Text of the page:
Runners' speak

Like most sports, running is loaded with jargon. Tempo, repeats, rabbit, splits, kick, bonk, chub rub, and the list goes on. It's part of the mystique of the sport: a lexicon full of sometimes funny words (fartlek) that usually don't clearly describe what they are meant to describe until you learn the meanings from the running community. Essentially, it's a bit of the initiation--kinda like runner's trots.

Conversely, you have to be well-versed in running to start adding to the lexicon. For example, Nitmos introduced limbo runs and Vanilla introduced chicked. Although I'm pretty sure the latter has existed for a while, Vanilla was just the one who brought it to running.

I've had my own modest addition to runners' speak. Playing off chicked, I coined the far more embarassing geriatricked, meaning to be passed by someone roughly the age of your grandparents while running. It hasn't caught on, which I'm assuming is because being geriatricked is a rare occurance rather than people shunning my creative word play skills.

Anywho, there is another running term that I've coined using my crazy good word play skills: unearned downhill. I came up with this term while I was running the Great Bay Half-Marathon last April--why it look me so long to share I really don't know. In the second mile of the race there was a steep 40-foot downhill drop in the course--however, the course hadn't gone over any hills yet. Technically, I was running a downhill section that was very easy without having to run a tough uphill section first. I hadn't "earned" the easy downhill because I hadn't put in the climb first.

At the moment I found it really annoying because it put a big acceleration ramp before the mile two marker--and you just shouldn't have that on a Half-Marathon course. It either forces you to start burning through your brakes early, or, if you're less experienced, creates a false speed impulse, which is not a good strategy so early in a race.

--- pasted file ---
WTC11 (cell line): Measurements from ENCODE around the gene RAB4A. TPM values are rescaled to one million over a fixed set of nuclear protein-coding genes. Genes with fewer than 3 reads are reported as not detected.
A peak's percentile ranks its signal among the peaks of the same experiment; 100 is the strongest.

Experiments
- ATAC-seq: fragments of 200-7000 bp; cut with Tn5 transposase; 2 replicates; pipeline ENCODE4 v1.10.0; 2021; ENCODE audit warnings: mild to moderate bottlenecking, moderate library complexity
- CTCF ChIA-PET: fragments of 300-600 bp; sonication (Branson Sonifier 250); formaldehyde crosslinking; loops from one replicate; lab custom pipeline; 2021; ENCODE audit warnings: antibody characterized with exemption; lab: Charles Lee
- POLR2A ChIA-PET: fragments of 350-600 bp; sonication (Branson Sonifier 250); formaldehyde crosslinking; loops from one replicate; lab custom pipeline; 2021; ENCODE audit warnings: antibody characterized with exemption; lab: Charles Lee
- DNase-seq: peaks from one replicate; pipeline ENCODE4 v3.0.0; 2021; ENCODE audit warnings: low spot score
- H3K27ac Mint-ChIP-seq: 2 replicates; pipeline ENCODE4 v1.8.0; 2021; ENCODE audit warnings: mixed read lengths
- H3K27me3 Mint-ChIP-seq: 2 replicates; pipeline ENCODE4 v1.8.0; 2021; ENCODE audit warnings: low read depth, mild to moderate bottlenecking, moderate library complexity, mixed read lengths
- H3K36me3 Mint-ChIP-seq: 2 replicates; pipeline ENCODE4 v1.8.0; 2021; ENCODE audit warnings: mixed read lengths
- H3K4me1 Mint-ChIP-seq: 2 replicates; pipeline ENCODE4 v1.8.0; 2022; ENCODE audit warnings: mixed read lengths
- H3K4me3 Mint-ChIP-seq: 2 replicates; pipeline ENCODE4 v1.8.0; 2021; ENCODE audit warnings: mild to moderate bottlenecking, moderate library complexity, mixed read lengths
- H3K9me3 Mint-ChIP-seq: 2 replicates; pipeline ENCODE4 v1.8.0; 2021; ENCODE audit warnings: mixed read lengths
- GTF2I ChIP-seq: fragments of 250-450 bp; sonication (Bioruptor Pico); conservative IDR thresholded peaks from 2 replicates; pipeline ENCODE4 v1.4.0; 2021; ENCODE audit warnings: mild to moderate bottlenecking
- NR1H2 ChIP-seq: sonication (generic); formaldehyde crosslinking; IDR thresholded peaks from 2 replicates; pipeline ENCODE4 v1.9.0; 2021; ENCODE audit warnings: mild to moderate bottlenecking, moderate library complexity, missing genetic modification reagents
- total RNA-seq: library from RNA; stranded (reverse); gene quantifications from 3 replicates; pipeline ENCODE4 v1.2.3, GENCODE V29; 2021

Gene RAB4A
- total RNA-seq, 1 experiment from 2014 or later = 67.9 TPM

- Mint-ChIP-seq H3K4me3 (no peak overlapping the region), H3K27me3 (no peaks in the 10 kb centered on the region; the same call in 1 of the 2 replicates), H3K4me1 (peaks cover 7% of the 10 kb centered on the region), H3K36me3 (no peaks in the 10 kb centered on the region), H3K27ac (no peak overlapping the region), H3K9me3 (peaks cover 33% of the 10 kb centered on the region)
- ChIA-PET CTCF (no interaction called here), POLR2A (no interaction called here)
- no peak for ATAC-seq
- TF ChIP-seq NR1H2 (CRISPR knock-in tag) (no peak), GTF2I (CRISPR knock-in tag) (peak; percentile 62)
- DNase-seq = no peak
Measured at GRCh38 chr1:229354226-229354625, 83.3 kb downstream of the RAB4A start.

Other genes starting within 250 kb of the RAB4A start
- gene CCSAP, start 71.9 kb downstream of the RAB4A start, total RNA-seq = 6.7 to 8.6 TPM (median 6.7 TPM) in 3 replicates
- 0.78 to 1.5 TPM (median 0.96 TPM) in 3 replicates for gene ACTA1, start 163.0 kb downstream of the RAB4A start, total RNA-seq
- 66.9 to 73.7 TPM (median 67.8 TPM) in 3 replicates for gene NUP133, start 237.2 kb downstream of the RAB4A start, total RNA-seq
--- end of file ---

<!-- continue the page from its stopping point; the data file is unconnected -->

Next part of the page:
The other thing that bothered me about this unearned downhill was that I would have to earn it later in the course. I knew the race passed through that very same street on the way back to the finish--immediately after the mile 12 marker. Sure enough, it was killer passing through there so close to the end. And this would be the case with most unearned downhills: you have to earn it later and it's going to suck because you'll always be more fatiqued.

There you have it: unearned downhills. Use it. Love it. Credit my mad word skills for it. Just don't get caught running one.


Jess said...

I like it! I will most certainly circulate the term.

Irish Cream said...

HA, okay I am still laughing about geriatricked--but I like unearned downhill too. I'll definitely start using them both, and of course, give you credit ;)

FLYERS26 said...

Very good, I must just have to steal that one.

RunToFinish said...

geriatricked...omg, that is so what happens to me like every racE!

Nitmos said...

Ha! Here's another example of unearned downhill: walking up the uphill before running down the downhill (see: me, Boston, April 2008)

Adam said...

Wow, how true is that.

BTW - a huge hill on mile 12!? wow, that sucks.

I need to start using Chicked and Geriatricked more often. It sure does happen to me a lot!!